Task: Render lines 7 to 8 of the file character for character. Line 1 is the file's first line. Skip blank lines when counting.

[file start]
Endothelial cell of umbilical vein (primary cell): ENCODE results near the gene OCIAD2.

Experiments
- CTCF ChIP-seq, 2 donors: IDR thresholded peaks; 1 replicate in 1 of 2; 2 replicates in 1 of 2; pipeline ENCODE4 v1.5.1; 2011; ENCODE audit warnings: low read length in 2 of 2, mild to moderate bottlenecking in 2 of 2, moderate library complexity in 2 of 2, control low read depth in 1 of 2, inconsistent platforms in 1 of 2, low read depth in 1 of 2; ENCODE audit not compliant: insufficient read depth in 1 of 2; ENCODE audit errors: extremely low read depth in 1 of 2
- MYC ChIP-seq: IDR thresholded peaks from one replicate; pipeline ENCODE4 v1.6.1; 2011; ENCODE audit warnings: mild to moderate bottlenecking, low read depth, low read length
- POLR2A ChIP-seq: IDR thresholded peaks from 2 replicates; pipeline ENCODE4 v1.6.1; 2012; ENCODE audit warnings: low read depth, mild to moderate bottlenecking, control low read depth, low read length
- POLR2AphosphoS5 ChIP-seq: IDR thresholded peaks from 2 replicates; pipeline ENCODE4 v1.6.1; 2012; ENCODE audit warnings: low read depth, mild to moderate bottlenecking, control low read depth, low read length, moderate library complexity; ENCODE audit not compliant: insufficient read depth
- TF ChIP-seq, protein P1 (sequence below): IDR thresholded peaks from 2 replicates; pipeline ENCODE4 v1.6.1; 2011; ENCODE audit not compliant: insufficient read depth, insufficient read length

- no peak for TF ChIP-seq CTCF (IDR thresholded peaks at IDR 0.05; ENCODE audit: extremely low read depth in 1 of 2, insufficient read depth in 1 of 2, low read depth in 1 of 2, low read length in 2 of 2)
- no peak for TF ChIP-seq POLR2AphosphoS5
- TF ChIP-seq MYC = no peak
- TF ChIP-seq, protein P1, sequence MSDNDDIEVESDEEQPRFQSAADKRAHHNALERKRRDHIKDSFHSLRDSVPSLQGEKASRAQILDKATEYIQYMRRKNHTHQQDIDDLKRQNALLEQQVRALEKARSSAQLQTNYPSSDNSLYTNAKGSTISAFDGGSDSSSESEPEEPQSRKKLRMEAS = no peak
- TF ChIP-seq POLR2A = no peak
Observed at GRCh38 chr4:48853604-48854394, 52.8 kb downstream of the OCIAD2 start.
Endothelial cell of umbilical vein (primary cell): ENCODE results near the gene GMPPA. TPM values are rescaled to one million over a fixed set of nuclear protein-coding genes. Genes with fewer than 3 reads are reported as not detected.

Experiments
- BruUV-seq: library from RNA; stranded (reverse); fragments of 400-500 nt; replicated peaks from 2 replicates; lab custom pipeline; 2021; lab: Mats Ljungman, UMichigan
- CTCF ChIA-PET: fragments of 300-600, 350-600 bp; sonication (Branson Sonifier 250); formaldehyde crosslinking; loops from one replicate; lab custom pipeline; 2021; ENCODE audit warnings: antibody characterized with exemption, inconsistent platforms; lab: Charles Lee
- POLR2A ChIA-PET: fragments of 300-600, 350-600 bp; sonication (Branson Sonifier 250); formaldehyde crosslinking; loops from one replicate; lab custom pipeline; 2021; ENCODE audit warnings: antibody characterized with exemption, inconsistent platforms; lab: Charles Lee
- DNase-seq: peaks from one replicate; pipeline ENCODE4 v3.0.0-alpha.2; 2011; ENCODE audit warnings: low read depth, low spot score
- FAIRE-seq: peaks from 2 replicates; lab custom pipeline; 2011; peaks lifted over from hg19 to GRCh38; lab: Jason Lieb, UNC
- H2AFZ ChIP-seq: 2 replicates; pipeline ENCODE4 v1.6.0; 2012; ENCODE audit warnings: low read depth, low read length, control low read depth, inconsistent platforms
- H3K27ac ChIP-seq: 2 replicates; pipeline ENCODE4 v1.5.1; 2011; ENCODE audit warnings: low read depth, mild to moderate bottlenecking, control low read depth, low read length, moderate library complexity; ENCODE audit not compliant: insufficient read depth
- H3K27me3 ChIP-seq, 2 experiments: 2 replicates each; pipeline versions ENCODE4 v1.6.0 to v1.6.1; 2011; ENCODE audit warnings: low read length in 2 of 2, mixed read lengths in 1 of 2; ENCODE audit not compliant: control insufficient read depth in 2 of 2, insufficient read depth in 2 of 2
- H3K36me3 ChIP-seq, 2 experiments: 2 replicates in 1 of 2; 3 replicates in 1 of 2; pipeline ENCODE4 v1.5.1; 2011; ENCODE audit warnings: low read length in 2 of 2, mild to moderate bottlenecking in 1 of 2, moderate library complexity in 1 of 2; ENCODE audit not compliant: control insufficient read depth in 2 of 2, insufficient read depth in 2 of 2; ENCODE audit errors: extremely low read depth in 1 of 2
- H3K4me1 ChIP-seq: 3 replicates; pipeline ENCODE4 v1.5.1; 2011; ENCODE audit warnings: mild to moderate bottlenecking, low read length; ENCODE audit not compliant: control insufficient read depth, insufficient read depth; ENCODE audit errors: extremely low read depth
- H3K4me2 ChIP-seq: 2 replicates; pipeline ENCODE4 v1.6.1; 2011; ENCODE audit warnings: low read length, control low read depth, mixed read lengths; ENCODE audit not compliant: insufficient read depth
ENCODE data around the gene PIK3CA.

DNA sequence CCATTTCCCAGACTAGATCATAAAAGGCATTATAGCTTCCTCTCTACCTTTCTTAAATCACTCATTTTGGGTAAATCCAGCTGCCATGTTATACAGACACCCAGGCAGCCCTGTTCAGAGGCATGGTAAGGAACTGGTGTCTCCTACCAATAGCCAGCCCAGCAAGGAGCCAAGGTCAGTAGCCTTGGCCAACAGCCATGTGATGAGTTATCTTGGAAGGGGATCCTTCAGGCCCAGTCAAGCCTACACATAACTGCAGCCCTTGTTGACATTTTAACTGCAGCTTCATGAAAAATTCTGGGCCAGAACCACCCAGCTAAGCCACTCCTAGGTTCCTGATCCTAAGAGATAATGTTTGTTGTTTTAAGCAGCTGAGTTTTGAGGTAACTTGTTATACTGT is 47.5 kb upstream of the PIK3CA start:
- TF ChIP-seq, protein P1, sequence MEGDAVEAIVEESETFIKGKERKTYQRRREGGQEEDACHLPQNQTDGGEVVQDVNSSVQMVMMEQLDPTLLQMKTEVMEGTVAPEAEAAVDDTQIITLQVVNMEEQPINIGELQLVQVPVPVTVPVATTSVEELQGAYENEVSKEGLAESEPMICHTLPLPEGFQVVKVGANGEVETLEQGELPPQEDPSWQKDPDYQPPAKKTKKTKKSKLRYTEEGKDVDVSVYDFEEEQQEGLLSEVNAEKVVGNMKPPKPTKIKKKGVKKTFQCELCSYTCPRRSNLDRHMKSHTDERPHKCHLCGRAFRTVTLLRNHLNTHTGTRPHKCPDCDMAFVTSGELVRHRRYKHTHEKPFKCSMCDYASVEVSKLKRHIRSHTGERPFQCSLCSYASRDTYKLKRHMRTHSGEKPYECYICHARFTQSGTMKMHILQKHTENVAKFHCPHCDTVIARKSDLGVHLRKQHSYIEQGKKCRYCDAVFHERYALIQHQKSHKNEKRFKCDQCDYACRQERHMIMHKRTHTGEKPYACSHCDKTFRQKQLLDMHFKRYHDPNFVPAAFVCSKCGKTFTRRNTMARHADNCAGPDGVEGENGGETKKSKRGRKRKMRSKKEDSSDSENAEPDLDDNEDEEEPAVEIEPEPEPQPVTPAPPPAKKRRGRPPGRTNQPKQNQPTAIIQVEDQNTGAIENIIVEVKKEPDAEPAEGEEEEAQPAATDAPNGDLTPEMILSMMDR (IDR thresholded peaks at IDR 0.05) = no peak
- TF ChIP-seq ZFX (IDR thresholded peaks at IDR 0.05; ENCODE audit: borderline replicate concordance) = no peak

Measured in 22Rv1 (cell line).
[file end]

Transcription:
- TF ChIP-seq, protein P1 (sequence below): IDR thresholded peaks from 2 replicates; pipeline ENCODE4 v1.6.1; 2011; ENCODE audit not compliant: insufficient read depth, insufficient read length

- no peak for TF ChIP-seq CTCF (IDR thresholded peaks at IDR 0.05; ENCODE audit: extremely low read depth in 1 of 2, insufficient read depth in 1 of 2, low read depth in 1 of 2, low read length in 2 of 2)